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Wednesday, June 26, 2013

Facebook is a Place of Prayer

My little congregation[1] routinely provides me with the richest spiritual moments I’ve ever experienced. Each Sunday we gather for prayer, study, and worship, and each Sunday I am confronted by the ever-challenging reality of God by the words of my friends. Just this last Sunday a friend at the table referred to Facebook as “a place of prayer.” I’ve been thinking about that statement and my own experience in social media and I’m convinced that my friend is correct – Facebook is certainly a place of prayer.[2]

Social media is nothing new, and in fact Facebook is already considered “for old people” by middle- and high-school students now. I am not a social media native – I was included in the launch of Facebook when it came to Baylor University in 2004 and have been a participant since. Those who have been born and raised in the post-Facebook era are more at home with Twitter and Instagram today, although surely even that will quickly change. 

The transformative power of social media is undeniable. We have only to look at the Arab Spring[3], the Boston Marathon Bombings[4], and even today’s news concerning the New England Patriots[5] to realize that something has changed in the way we find information and how we relate to the world as individuals. I wish the most sincere “good luck” to all those sociologists and PhD dissertation writers who are tackling this new way of making society – we’ll surely need you in generations to come.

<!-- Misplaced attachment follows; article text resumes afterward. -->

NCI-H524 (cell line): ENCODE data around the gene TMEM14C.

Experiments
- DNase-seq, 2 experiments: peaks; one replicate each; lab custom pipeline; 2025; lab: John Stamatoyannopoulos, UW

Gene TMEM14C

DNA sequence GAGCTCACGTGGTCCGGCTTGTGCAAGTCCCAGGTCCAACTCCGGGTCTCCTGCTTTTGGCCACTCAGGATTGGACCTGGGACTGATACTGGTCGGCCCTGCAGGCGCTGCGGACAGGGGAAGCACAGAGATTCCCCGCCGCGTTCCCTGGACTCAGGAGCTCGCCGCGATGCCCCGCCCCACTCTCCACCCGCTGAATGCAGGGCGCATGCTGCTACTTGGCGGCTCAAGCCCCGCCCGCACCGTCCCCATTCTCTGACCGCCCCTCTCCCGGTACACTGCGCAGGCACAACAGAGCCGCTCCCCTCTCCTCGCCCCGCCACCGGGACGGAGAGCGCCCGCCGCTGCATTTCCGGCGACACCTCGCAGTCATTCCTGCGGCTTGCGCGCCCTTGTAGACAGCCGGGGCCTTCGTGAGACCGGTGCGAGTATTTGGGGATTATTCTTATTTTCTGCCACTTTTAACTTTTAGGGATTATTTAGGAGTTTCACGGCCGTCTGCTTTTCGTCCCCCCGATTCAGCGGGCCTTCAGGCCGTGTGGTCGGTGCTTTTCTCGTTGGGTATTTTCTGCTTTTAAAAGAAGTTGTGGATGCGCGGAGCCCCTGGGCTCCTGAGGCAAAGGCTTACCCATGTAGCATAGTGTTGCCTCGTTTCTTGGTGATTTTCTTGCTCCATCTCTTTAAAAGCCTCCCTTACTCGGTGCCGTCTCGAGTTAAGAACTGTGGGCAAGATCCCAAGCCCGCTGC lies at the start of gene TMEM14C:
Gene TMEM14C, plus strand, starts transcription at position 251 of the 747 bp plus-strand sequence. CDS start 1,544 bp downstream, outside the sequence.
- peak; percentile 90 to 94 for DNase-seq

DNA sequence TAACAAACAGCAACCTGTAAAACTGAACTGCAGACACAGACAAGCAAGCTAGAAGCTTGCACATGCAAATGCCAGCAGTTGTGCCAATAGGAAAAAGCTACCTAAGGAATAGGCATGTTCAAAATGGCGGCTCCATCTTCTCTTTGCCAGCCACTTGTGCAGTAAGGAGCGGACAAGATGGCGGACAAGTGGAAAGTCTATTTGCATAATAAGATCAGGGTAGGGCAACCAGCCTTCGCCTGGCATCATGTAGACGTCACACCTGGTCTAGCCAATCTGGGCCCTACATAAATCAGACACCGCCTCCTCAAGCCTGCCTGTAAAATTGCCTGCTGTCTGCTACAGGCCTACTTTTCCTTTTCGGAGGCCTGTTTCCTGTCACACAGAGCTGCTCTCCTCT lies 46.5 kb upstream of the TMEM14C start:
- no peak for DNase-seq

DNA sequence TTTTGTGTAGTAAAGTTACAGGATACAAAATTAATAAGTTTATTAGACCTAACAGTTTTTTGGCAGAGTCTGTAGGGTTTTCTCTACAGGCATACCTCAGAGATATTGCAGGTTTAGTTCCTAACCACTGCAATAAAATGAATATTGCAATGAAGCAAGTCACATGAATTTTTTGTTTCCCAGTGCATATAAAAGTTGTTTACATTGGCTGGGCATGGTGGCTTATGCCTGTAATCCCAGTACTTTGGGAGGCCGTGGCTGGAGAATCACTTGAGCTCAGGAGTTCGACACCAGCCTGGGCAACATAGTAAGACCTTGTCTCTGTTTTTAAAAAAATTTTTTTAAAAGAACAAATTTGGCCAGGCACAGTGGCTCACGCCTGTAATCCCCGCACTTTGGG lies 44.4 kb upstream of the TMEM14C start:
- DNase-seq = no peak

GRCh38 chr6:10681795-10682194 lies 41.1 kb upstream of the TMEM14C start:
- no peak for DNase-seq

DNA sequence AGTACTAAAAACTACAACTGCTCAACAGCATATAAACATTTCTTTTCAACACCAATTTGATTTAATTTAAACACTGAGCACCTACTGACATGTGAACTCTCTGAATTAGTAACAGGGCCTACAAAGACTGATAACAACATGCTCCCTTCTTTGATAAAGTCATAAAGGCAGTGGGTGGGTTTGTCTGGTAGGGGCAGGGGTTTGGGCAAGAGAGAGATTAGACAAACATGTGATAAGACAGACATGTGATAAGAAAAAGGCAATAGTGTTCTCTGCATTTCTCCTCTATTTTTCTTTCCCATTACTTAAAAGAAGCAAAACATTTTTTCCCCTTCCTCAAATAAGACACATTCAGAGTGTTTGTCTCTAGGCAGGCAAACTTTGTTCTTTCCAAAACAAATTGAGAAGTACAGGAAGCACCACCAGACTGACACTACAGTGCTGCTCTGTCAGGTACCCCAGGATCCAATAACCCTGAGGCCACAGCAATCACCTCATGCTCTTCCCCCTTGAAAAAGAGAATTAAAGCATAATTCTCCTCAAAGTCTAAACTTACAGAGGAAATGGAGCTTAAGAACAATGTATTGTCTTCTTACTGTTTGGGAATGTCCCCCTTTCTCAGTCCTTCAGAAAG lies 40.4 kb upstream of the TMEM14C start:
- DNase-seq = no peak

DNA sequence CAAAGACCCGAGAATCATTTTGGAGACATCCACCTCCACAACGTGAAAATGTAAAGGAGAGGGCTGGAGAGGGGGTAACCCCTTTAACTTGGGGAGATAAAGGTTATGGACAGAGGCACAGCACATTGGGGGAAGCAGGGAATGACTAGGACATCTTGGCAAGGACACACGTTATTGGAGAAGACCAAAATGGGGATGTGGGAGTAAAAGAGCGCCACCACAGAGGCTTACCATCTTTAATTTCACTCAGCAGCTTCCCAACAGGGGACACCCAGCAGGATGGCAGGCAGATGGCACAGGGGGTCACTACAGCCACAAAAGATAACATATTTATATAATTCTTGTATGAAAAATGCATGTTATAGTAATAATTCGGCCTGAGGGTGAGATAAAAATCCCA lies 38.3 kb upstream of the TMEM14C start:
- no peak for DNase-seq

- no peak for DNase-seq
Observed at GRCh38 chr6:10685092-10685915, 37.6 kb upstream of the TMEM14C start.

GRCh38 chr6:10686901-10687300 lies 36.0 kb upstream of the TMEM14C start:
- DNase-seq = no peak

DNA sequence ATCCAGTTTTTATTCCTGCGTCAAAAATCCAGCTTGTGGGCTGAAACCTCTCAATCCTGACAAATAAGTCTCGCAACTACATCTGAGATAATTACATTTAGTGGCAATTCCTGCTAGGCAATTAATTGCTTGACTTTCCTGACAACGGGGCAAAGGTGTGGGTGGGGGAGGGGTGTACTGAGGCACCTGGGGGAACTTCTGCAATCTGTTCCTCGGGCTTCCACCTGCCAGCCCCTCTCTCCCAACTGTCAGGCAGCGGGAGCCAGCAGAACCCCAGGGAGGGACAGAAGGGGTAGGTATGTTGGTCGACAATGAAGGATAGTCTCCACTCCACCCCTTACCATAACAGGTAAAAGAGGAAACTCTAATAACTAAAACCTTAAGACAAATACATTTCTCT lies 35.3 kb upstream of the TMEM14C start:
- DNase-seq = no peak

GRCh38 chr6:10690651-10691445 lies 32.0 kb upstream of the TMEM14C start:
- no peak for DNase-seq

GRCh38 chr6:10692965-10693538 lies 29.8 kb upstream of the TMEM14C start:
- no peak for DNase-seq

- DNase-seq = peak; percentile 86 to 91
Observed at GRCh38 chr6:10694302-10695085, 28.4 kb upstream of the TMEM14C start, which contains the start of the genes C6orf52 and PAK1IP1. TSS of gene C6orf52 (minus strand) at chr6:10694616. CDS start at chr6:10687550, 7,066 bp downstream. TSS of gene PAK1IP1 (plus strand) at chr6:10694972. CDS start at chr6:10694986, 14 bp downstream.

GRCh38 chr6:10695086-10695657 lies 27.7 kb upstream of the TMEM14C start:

How can we speak of Facebook as a place of prayer? One doesn’t have to dig too deeply to find postings of the most vile, evil things in our world. There are plenty of good things in those News Feeds too, though, things that warm the heart and cause the soul to sing. Good evidence for both can be easily found today in response to the Supreme Court decisions concerning the Defense of Marriage Act. [6]